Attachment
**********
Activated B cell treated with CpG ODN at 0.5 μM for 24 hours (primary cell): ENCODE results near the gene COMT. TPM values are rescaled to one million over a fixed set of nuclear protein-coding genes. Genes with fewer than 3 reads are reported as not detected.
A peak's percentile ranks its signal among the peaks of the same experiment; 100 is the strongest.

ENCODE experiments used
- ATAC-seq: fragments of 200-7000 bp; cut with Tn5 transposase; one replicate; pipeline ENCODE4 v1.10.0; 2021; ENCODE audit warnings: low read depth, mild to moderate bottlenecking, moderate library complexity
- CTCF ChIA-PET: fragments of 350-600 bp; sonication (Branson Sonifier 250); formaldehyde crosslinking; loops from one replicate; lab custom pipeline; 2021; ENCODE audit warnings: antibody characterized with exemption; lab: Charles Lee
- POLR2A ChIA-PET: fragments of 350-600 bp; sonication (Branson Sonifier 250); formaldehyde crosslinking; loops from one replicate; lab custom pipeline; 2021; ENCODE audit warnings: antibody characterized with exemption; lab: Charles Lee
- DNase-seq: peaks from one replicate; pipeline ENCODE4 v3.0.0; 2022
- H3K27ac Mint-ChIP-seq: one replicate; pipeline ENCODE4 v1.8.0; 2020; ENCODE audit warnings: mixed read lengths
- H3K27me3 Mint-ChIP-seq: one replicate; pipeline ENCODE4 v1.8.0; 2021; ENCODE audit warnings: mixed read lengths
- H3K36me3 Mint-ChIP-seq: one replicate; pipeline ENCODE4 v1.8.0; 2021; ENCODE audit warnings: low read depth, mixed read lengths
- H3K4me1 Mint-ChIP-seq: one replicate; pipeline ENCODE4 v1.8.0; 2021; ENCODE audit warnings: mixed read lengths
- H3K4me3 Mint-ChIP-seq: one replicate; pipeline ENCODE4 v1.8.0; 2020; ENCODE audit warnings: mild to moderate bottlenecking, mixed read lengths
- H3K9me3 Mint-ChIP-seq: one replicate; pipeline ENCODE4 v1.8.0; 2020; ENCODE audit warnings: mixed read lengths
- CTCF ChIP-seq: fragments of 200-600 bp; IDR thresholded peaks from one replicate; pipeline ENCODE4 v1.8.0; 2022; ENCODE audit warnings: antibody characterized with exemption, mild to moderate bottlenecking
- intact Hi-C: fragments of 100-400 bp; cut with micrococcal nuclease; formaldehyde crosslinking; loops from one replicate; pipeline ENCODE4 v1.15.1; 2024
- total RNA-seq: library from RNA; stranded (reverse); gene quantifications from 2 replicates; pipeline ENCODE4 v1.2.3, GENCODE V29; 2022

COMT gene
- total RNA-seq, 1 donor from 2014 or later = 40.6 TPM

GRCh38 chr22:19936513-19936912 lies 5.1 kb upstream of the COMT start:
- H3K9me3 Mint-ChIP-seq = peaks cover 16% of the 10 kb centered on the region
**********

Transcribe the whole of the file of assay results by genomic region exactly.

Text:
Activated B cell treated with CpG ODN at 0.5 μM for 24 hours (primary cell): ENCODE results near the gene COMT. TPM values are rescaled to one million over a fixed set of nuclear protein-coding genes. Genes with fewer than 3 reads are reported as not detected.
A peak's percentile ranks its signal among the peaks of the same experiment; 100 is the strongest.

ENCODE experiments used
- ATAC-seq: fragments of 200-7000 bp; cut with Tn5 transposase; one replicate; pipeline ENCODE4 v1.10.0; 2021; ENCODE audit warnings: low read depth, mild to moderate bottlenecking, moderate library complexity
- CTCF ChIA-PET: fragments of 350-600 bp; sonication (Branson Sonifier 250); formaldehyde crosslinking; loops from one replicate; lab custom pipeline; 2021; ENCODE audit warnings: antibody characterized with exemption; lab: Charles Lee
- POLR2A ChIA-PET: fragments of 350-600 bp; sonication (Branson Sonifier 250); formaldehyde crosslinking; loops from one replicate; lab custom pipeline; 2021; ENCODE audit warnings: antibody characterized with exemption; lab: Charles Lee
- DNase-seq: peaks from one replicate; pipeline ENCODE4 v3.0.0; 2022
- H3K27ac Mint-ChIP-seq: one replicate; pipeline ENCODE4 v1.8.0; 2020; ENCODE audit warnings: mixed read lengths
- H3K27me3 Mint-ChIP-seq: one replicate; pipeline ENCODE4 v1.8.0; 2021; ENCODE audit warnings: mixed read lengths
- H3K36me3 Mint-ChIP-seq: one replicate; pipeline ENCODE4 v1.8.0; 2021; ENCODE audit warnings: low read depth, mixed read lengths
- H3K4me1 Mint-ChIP-seq: one replicate; pipeline ENCODE4 v1.8.0; 2021; ENCODE audit warnings: mixed read lengths
- H3K4me3 Mint-ChIP-seq: one replicate; pipeline ENCODE4 v1.8.0; 2020; ENCODE audit warnings: mild to moderate bottlenecking, mixed read lengths
- H3K9me3 Mint-ChIP-seq: one replicate; pipeline ENCODE4 v1.8.0; 2020; ENCODE audit warnings: mixed read lengths
- CTCF ChIP-seq: fragments of 200-600 bp; IDR thresholded peaks from one replicate; pipeline ENCODE4 v1.8.0; 2022; ENCODE audit warnings: antibody characterized with exemption, mild to moderate bottlenecking
- intact Hi-C: fragments of 100-400 bp; cut with micrococcal nuclease; formaldehyde crosslinking; loops from one replicate; pipeline ENCODE4 v1.15.1; 2024
- total RNA-seq: library from RNA; stranded (reverse); gene quantifications from 2 replicates; pipeline ENCODE4 v1.2.3, GENCODE V29; 2022

COMT gene
- total RNA-seq, 1 donor from 2014 or later = 40.6 TPM

GRCh38 chr22:19936513-19936912 lies 5.1 kb upstream of the COMT start:
- H3K9me3 Mint-ChIP-seq = peaks cover 16% of the 10 kb centered on the region